Suppose a motor stalls at 20kg.cm and its shaft is .25" in diameter. What is the maximum load that can be exerted on a cord wound directly on the shaft? (Be nice; remember I am a marketing guy.)
Well I assume that the cord is wound round securely at one and and the other hangs down, supporting a pan. Then weights are added until it stalls and the question is what weight stalls it? So the shaft has diameter 0.25 inches = 6.35mm = .00635m So the radius is half this or .003175m. The cord hangs down with tension T equal to the weight in the pan. This develops a torque of T x radius which we are told stalls at 20 kgcm = 0.2 kgm So max T x R = 0.2 T = 0.2/0.003175 = 63 kg force, or 63 x g Newtons force = 618N. So your motor shaft will wind up a load of just under 63kg mass.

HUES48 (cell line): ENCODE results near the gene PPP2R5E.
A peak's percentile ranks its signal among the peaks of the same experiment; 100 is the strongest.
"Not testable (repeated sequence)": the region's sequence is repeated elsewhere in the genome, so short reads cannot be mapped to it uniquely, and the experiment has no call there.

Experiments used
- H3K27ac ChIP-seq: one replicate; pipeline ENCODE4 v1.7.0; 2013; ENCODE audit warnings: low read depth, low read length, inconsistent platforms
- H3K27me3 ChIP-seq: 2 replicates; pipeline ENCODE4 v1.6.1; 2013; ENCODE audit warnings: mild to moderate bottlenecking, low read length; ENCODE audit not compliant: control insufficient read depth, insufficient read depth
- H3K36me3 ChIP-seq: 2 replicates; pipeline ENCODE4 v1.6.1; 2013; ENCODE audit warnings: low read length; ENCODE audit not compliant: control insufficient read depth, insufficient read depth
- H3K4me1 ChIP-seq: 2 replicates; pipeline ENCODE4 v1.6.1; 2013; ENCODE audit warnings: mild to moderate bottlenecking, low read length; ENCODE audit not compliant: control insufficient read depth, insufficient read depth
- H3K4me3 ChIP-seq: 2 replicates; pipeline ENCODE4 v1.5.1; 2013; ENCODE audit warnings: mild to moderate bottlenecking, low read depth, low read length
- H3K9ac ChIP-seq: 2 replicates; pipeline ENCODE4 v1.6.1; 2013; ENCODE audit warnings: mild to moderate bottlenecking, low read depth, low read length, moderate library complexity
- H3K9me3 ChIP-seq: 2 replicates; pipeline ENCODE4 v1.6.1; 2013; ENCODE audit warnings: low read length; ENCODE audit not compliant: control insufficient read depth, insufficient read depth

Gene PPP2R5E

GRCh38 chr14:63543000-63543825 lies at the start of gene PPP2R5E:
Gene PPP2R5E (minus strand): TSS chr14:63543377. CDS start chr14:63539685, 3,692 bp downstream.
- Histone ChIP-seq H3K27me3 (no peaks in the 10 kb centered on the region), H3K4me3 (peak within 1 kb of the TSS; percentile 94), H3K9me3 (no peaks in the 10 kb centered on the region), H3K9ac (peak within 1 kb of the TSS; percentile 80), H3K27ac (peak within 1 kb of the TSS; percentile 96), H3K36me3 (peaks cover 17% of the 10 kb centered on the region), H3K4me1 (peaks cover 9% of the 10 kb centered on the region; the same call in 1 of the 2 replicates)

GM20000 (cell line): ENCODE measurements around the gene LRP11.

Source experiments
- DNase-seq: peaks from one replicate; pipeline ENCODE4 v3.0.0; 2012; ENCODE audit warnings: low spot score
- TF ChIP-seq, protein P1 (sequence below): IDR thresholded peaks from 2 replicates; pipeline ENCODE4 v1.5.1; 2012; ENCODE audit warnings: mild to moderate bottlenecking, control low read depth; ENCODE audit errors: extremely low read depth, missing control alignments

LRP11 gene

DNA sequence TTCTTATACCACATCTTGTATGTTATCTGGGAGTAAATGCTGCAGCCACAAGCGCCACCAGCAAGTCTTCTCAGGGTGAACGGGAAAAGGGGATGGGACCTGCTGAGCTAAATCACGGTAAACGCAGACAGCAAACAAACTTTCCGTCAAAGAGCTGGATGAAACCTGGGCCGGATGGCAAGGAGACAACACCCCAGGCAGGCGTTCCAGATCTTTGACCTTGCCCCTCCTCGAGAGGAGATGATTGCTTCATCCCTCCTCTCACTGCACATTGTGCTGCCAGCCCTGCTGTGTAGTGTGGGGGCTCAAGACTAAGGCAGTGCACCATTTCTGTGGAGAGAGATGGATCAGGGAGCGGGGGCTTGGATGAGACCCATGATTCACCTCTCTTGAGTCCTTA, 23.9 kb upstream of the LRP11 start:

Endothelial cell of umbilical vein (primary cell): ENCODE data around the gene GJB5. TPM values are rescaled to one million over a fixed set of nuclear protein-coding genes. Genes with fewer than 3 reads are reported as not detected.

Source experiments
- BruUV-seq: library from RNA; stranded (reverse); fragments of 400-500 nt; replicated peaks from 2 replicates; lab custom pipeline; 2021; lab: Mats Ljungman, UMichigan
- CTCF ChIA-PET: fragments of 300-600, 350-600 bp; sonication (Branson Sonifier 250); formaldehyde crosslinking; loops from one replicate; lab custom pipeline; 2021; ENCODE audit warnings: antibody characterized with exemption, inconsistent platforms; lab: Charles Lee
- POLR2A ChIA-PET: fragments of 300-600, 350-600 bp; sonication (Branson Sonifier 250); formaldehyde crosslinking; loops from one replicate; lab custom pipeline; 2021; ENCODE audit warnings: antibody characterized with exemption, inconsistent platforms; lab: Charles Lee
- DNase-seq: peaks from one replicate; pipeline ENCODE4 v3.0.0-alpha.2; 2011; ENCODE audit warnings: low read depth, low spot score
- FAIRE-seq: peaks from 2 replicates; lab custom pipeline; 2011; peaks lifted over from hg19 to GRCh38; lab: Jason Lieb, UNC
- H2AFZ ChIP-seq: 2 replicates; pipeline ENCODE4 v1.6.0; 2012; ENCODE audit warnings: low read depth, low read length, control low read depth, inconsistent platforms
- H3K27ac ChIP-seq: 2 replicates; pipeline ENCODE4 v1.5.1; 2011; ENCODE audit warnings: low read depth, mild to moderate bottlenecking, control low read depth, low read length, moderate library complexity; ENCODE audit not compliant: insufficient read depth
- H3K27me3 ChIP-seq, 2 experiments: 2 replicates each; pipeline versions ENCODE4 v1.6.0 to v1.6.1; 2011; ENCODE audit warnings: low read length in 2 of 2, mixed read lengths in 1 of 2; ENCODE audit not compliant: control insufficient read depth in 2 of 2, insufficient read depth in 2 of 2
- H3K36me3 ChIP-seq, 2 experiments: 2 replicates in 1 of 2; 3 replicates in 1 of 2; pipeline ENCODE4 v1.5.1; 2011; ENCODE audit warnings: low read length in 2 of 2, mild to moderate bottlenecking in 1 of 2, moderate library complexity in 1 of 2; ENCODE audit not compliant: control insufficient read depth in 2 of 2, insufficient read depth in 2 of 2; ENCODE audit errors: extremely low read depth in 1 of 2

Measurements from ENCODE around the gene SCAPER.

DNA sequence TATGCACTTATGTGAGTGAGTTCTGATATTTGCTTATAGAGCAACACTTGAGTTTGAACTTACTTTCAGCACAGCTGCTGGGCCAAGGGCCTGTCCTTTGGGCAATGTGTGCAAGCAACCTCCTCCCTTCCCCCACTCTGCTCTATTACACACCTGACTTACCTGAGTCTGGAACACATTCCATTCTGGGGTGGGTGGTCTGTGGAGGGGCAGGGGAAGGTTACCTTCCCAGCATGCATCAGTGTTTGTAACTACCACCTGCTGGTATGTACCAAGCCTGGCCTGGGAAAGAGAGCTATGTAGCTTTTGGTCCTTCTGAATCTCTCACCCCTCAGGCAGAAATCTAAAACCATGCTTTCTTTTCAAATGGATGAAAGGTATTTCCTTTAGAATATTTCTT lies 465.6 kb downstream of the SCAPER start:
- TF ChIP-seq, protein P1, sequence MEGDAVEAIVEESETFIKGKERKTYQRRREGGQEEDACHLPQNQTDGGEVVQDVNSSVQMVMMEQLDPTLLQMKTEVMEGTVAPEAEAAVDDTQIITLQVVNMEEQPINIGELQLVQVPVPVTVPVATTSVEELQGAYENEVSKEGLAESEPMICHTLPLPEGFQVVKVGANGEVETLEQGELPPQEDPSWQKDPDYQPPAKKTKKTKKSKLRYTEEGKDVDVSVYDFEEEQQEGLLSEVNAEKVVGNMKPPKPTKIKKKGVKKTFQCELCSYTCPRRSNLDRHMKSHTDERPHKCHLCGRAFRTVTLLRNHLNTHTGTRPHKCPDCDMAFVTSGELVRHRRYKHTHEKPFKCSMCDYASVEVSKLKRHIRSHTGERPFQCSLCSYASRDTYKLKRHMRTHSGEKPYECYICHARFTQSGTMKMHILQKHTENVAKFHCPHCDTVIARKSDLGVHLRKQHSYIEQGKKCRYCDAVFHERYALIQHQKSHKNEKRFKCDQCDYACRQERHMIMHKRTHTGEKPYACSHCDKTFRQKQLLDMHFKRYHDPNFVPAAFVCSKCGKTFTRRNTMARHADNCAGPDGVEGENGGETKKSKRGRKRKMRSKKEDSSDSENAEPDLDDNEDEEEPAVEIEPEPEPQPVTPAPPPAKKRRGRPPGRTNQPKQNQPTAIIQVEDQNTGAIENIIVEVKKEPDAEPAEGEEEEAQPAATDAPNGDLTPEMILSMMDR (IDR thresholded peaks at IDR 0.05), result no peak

The only real thing is that kilograms force are a non standard unit. In the ISO metric system the kilogram is a unit of mass and the unit of force that corresponds is the newton. So working is kgcm is definitely likely to lead to trouble. since you had a 1/4 inch shaft and are in America, why not keep it imperial and use poundsinches poundsfeet?
I converted 63 kg to 139 pounds, which tells me what I need to know, which is that a 100 pound test cord would be suitable.
Glad it is sorted for you. I assume you know that if you wrapped the cord several times around the shaft the anchoring force needed at the fixed end would be a lot less than the lifting force available at the free end?